American Lung Association Response to CDC Release on Continued Disparities in Nonsmokers' Exposure to Secondhand Smoke | American Lung Association

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American Lung Association Response to CDC Release on Continued Disparities in Nonsmokers' Exposure to Secondhand Smoke

Statement from American Lung Association National President and CEO Harold Wimmer, in response to today's release of "CDC Vital Signs: Disparities in Nonsmokers' Exposure to Secondhand Smoke" report.

(February 3, 2015) -

"No child should ever breathe secondhand smoke. We are deeply troubled to see that seven in ten African-American children and two in five children overall are still exposed to this lethal smoke. The continued exposure of children to secondhand smoke must stop.

"The American Lung Association is encouraged that the overall number of Americans exposed to secondhand smoke decreased by 50 percent between 1999-2000 and 2011-2012.  

"We recognize our nation can breathe more safely because of smokefree laws the American Lung Association and our partners have worked so hard to pass these last 15 years. However, more needs to be done as one in four nonsmokers continue to be exposed to secondhand smoke, including many children.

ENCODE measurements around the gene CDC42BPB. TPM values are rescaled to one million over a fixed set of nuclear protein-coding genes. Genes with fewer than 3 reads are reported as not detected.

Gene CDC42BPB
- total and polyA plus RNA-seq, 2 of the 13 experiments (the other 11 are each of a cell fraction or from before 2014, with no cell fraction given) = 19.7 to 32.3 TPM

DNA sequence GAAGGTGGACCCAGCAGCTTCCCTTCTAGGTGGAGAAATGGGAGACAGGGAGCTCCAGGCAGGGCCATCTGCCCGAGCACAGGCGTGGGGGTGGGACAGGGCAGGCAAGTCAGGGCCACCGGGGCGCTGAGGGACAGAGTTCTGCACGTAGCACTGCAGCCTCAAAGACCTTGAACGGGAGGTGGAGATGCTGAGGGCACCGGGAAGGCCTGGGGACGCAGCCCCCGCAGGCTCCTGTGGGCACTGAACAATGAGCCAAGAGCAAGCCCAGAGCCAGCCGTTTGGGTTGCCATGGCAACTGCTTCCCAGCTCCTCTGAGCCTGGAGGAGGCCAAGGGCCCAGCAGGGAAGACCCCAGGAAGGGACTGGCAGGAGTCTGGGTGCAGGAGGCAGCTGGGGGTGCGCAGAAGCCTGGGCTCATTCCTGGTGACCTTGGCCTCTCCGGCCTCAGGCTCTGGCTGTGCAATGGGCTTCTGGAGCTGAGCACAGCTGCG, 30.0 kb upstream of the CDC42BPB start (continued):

"The American Lung Association remains committed to fighting for comprehensive smokefree laws in all 50 states so that no one will be exposed to secondhand smoke in workplaces and public places.

"The American Lung Association will continue to push the U.S. Department of Housing and Urban Development to require all government-subsidized housing be made smokefree. Today's study finds that while there has been a significant reduction in exposure to secondhand smoke among people who rent their homes, renters are still almost twice as likely to be exposed to secondhand smoke compared to those who own their own homes.

"The American Lung Association is committed to eliminating the exposure to all lethal secondhand smoke, and the distressing results from the CDC Vital Signs report also underscores how important it is that smokers not smoke in their homes or their cars."

The American Lung Association has an online curriculum and other materials on how to implement smokefree policies in multi-family housing on its website at Lung.org/smokefreehousing.
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